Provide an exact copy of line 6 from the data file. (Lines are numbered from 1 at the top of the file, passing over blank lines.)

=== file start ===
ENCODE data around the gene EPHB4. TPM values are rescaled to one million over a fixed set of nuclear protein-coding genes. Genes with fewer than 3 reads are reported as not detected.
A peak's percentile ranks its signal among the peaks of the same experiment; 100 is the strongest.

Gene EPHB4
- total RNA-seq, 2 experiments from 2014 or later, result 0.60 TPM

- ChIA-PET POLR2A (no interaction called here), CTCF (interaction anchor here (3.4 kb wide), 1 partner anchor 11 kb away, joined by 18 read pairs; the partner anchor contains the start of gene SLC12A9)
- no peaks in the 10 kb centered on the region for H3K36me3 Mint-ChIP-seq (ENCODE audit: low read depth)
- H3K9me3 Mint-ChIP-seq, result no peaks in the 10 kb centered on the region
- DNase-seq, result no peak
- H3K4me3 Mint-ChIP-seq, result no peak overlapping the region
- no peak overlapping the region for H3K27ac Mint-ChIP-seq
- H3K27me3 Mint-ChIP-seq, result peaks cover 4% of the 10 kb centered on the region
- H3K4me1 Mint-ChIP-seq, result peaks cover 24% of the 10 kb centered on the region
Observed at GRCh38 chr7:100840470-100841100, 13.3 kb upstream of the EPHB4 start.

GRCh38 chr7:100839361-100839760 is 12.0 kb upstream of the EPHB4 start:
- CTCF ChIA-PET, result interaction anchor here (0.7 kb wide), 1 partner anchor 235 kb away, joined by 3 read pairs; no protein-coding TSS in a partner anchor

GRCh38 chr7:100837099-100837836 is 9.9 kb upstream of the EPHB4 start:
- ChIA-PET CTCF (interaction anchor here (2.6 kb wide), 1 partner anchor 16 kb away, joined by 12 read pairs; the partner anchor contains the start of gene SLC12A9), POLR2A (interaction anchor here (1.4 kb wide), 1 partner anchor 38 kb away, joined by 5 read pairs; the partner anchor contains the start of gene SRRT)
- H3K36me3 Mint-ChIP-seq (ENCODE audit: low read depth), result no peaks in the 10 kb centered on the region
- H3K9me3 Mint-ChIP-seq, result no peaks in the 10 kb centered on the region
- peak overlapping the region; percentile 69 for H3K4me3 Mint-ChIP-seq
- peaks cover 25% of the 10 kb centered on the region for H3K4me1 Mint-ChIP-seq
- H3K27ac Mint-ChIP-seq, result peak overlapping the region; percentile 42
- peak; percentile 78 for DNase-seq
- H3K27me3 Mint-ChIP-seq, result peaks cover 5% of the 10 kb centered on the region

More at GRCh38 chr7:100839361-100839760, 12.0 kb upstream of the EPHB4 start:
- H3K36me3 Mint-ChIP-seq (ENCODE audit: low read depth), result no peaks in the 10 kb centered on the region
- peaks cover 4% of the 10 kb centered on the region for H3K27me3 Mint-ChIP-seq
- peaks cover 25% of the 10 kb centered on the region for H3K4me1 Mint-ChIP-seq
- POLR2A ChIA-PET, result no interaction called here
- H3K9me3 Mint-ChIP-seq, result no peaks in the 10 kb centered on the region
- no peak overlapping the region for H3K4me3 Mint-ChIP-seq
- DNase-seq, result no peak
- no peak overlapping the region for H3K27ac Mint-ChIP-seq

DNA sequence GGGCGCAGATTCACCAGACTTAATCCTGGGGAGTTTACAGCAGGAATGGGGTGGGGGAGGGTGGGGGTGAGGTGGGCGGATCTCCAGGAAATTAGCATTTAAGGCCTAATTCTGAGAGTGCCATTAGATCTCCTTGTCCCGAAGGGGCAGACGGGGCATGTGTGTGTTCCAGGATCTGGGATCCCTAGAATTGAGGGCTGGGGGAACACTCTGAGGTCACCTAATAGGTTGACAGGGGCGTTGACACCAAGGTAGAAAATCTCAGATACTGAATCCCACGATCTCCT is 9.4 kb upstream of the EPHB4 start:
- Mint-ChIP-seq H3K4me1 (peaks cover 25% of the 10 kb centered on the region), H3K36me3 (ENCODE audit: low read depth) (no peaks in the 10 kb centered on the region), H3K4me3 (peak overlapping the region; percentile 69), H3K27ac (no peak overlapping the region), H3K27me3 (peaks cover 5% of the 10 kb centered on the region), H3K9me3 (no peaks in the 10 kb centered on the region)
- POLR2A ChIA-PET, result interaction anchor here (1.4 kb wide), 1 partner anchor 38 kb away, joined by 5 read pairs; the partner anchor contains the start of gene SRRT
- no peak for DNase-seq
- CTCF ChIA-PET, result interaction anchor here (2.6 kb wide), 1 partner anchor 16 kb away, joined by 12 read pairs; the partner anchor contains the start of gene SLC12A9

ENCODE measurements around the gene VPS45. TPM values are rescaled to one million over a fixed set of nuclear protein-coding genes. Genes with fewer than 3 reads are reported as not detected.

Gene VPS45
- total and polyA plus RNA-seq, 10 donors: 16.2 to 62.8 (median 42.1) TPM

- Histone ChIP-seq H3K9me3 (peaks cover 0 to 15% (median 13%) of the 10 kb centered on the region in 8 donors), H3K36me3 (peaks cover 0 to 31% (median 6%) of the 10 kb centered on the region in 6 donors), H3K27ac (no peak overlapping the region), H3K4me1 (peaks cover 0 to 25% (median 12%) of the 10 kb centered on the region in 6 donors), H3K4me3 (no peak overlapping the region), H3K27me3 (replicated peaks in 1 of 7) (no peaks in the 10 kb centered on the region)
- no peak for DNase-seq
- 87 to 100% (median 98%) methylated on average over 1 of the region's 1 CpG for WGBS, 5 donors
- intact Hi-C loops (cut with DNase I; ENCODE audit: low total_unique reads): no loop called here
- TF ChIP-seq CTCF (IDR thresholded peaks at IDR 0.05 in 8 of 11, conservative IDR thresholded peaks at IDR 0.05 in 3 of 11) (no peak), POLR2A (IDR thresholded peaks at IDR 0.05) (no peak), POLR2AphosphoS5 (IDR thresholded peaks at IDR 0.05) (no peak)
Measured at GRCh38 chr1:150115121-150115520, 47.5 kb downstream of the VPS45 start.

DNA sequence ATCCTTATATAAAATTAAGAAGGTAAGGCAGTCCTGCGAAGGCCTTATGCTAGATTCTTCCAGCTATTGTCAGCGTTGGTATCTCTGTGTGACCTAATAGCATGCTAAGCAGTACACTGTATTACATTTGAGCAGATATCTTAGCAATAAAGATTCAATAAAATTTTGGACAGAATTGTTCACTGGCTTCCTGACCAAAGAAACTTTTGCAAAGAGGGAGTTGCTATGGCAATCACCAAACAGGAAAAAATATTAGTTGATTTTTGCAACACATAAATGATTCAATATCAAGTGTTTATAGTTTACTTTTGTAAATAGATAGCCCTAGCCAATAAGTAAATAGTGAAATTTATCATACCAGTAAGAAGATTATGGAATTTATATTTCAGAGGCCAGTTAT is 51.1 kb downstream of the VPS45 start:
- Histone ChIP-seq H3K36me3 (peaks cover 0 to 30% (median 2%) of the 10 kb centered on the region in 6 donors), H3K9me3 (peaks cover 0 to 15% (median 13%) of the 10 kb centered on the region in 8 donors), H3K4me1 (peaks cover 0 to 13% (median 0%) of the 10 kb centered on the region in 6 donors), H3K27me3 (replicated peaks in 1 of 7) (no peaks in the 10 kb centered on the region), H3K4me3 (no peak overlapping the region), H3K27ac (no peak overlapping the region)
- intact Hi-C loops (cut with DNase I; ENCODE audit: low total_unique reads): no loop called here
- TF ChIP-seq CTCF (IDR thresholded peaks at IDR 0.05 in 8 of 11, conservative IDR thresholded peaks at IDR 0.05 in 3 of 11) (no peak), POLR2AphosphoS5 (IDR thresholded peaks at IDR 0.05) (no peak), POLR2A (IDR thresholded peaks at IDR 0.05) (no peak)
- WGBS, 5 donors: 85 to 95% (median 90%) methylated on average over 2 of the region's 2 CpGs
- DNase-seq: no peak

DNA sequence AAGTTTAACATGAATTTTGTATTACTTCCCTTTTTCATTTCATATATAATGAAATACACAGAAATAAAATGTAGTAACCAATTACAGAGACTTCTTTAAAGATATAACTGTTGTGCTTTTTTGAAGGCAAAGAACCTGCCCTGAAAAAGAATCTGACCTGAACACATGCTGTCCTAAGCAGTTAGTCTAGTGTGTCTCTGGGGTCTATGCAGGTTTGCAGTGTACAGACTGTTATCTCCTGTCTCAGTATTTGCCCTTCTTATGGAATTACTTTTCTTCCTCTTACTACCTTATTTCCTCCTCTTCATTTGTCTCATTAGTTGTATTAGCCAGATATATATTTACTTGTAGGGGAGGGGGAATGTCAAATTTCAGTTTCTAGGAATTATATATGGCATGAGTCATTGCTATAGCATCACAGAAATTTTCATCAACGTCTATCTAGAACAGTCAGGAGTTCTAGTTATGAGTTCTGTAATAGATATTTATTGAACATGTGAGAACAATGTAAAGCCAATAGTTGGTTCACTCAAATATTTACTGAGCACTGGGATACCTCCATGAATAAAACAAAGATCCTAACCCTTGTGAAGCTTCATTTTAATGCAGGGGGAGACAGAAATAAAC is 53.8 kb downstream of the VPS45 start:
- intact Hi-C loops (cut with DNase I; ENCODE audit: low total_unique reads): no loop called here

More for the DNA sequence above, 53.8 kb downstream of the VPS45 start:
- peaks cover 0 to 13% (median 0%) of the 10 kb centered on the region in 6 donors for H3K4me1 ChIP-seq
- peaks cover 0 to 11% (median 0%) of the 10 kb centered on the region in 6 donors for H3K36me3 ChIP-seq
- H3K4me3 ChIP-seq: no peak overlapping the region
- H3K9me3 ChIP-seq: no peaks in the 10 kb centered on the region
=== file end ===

- no peaks in the 10 kb centered on the region for H3K36me3 Mint-ChIP-seq (ENCODE audit: low read depth)